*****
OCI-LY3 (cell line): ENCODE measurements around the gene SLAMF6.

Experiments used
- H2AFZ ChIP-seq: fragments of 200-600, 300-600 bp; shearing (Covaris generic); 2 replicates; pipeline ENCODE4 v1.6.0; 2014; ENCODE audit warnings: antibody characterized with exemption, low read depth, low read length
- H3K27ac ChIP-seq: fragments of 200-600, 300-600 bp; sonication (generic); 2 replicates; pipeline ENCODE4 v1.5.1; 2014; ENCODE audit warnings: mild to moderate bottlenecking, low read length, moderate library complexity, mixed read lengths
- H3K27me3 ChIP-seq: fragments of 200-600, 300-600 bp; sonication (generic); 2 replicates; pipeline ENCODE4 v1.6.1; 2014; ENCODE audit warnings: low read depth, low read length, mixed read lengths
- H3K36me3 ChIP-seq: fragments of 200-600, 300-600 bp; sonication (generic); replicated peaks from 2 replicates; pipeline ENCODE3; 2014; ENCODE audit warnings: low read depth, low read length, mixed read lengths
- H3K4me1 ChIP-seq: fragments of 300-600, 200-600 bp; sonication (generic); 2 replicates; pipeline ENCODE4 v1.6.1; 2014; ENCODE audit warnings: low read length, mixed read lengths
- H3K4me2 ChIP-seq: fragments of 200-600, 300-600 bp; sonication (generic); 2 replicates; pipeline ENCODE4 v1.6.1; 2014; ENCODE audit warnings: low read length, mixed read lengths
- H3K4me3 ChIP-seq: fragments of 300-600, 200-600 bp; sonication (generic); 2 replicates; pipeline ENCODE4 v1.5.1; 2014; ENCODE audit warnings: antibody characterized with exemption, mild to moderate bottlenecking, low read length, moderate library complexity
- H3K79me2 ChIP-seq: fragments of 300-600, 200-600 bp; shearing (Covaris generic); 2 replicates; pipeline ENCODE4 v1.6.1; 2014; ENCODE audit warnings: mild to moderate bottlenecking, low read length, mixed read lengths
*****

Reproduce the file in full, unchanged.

OCI-LY3 (cell line): ENCODE measurements around the gene SLAMF6.

Experiments used
- H2AFZ ChIP-seq: fragments of 200-600, 300-600 bp; shearing (Covaris generic); 2 replicates; pipeline ENCODE4 v1.6.0; 2014; ENCODE audit warnings: antibody characterized with exemption, low read depth, low read length
- H3K27ac ChIP-seq: fragments of 200-600, 300-600 bp; sonication (generic); 2 replicates; pipeline ENCODE4 v1.5.1; 2014; ENCODE audit warnings: mild to moderate bottlenecking, low read length, moderate library complexity, mixed read lengths
- H3K27me3 ChIP-seq: fragments of 200-600, 300-600 bp; sonication (generic); 2 replicates; pipeline ENCODE4 v1.6.1; 2014; ENCODE audit warnings: low read depth, low read length, mixed read lengths
- H3K36me3 ChIP-seq: fragments of 200-600, 300-600 bp; sonication (generic); replicated peaks from 2 replicates; pipeline ENCODE3; 2014; ENCODE audit warnings: low read depth, low read length, mixed read lengths
- H3K4me1 ChIP-seq: fragments of 300-600, 200-600 bp; sonication (generic); 2 replicates; pipeline ENCODE4 v1.6.1; 2014; ENCODE audit warnings: low read length, mixed read lengths
- H3K4me2 ChIP-seq: fragments of 200-600, 300-600 bp; sonication (generic); 2 replicates; pipeline ENCODE4 v1.6.1; 2014; ENCODE audit warnings: low read length, mixed read lengths
- H3K4me3 ChIP-seq: fragments of 300-600, 200-600 bp; sonication (generic); 2 replicates; pipeline ENCODE4 v1.5.1; 2014; ENCODE audit warnings: antibody characterized with exemption, mild to moderate bottlenecking, low read length, moderate library complexity
- H3K79me2 ChIP-seq: fragments of 300-600, 200-600 bp; shearing (Covaris generic); 2 replicates; pipeline ENCODE4 v1.6.1; 2014; ENCODE audit warnings: mild to moderate bottlenecking, low read length, mixed read lengths